NEW YORK, April 27 ― JetBlue Airways shares fell 11 per cent yesterday after the carrier said it will trim its summer schedule to address a series of challenges ahead of what could be a record US travel season as the Covid pandemic recedes.

US airlines are working to aggressively ramp up hiring as they prepare for an expected spike in summer travel demand. Since September, several major US airlines have been forced at times to cancel hundreds or thousands of flights after severe weather disruptions, particularly in Florida.

JetBlue said it is reducing its originally planned summer schedule by more than 10 per cent, and scheduled aircraft utilisation will be down 10-15 per cent from 2019.

JetBlue said it plans to grow capacity 0-5 per cent from 2019 levels, down from its original plan for 11-15 per cent growth. JetBlue cited the impact of surging costs for jet fuel.

JetBlue Chief Executive Robin Hayes told Reuters the new plan builds more flexibility into its schedule after acknowledging the airline “let down” customers and crew members with its performance in April and “we knew we had to do a significant reset ahead of the summer so we can deliver a more operable, reliable operation.”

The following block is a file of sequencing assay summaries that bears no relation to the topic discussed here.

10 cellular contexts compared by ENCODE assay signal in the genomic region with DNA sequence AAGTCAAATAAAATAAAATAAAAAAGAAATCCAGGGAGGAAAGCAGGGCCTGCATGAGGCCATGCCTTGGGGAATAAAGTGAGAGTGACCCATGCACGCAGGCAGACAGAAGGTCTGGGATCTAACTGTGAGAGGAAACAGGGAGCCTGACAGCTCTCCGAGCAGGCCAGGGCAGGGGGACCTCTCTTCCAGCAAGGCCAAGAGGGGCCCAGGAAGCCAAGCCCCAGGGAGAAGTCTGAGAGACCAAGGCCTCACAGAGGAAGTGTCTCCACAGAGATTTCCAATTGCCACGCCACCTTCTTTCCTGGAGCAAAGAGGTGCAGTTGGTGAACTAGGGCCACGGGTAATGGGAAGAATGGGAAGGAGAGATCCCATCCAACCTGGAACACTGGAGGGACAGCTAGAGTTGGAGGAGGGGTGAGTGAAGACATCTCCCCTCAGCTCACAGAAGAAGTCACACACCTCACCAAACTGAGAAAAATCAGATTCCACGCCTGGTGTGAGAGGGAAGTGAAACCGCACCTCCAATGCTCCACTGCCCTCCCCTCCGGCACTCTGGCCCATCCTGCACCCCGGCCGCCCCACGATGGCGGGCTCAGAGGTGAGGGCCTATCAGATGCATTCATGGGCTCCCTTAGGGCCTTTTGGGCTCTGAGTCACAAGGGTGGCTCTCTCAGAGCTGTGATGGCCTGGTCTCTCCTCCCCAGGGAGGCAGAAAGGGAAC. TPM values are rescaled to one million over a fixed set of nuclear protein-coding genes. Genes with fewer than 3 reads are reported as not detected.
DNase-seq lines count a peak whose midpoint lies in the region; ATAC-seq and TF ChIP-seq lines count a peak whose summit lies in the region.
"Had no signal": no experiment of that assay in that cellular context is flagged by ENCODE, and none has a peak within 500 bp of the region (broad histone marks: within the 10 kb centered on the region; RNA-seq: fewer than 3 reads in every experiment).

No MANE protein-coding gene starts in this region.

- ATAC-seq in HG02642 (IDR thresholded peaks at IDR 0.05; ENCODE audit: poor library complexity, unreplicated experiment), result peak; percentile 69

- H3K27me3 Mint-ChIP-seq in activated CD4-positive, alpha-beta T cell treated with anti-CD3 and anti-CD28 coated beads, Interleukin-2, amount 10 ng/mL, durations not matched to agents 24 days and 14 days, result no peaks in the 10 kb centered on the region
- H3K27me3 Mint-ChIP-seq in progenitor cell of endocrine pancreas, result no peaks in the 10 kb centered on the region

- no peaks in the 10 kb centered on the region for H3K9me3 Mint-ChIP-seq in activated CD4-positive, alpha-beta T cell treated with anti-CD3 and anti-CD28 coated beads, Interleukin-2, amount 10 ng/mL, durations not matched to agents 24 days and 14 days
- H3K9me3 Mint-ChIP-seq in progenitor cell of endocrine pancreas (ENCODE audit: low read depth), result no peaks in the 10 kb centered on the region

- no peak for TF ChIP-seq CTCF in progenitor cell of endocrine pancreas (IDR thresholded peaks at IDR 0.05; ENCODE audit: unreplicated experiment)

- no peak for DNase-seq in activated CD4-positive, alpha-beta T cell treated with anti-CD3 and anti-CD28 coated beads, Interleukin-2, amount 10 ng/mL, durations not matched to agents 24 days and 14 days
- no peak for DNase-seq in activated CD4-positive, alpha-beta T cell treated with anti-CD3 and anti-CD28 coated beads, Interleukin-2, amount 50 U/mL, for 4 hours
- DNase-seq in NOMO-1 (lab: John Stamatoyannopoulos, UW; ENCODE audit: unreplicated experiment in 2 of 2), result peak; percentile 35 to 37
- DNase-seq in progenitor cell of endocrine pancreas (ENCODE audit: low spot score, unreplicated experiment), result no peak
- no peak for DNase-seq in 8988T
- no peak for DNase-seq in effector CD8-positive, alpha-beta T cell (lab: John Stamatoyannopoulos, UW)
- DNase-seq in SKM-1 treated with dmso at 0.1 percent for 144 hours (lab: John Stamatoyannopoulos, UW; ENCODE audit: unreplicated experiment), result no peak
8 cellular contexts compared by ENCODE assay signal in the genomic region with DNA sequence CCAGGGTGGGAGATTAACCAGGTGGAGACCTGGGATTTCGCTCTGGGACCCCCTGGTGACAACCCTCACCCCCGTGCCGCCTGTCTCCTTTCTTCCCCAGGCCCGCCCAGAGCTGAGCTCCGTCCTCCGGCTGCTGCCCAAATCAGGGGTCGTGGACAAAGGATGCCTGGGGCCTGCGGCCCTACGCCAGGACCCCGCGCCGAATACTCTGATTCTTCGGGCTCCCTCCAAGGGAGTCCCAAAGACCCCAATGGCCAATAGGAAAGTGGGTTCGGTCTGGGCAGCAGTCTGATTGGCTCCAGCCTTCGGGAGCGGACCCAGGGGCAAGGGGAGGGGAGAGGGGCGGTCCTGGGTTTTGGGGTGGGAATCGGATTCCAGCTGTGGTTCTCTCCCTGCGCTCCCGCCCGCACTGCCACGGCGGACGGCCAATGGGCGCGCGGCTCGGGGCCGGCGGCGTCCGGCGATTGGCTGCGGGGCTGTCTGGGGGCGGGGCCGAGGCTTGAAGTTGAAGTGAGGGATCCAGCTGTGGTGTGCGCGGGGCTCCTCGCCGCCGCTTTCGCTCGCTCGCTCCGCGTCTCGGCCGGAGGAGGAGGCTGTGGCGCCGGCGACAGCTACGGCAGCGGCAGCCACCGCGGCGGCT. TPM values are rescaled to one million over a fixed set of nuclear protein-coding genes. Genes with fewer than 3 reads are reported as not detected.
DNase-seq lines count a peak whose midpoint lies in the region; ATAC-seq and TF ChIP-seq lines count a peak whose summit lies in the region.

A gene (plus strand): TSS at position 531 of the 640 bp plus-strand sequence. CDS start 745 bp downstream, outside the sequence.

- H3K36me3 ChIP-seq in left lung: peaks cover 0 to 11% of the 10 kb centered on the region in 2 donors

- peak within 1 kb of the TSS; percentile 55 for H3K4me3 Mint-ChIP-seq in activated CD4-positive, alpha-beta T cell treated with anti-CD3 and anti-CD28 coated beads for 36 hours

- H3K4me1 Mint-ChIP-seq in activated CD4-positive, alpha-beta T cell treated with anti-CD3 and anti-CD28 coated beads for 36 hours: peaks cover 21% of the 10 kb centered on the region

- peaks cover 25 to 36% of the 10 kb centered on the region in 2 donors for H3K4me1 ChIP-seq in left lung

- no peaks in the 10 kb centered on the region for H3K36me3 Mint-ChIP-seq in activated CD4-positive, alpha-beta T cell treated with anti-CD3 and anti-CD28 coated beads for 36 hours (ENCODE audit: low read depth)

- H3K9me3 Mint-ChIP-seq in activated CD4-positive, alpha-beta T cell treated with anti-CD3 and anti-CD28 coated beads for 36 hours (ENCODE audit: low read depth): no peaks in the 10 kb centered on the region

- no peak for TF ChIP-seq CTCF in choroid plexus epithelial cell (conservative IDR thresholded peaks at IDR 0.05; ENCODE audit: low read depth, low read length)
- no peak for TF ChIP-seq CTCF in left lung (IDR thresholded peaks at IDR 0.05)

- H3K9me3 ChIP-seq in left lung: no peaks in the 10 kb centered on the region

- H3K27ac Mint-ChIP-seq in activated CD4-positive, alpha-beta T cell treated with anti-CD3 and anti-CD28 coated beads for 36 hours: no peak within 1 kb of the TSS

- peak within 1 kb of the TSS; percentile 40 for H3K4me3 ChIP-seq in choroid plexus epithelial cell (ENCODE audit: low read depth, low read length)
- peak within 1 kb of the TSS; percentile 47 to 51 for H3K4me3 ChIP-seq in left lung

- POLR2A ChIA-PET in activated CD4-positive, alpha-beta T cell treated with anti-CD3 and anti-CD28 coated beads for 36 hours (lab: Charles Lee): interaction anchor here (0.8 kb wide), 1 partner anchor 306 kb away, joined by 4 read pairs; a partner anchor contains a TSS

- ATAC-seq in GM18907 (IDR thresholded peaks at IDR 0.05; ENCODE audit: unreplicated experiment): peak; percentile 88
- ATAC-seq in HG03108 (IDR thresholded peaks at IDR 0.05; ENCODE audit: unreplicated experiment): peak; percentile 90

Earlier this month, the airline cancelled hundreds of flights and saw hundreds more delayed after weather and air traffic controls delays.

“We need to plan for worse attrition than we are necessarily seeing,” Hayes said. “We have to be ready for longer delays.... We need to put buffers across our whole airline.”

JetBlue President Joanna Geraghty told investors yesterday that operations have been slammed by severe weather compounded by air traffic control challenges “particularly across Florida and the Northeast.” In total, 45 per cent of JetBlue flights touch Florida.

The Federal Aviation Administration (FAA) said yesterday it will host a two-day meeting with airlines “to discuss ways to increase the efficiency of the existing airspace structure” around congested Florida airspace.

Delays to Florida flights have been exacerbated in recent months by a higher number of operations in nearby military airspace, more frequent thunderstorm activity and stepped-up space launches, the FAA said. ― Reuters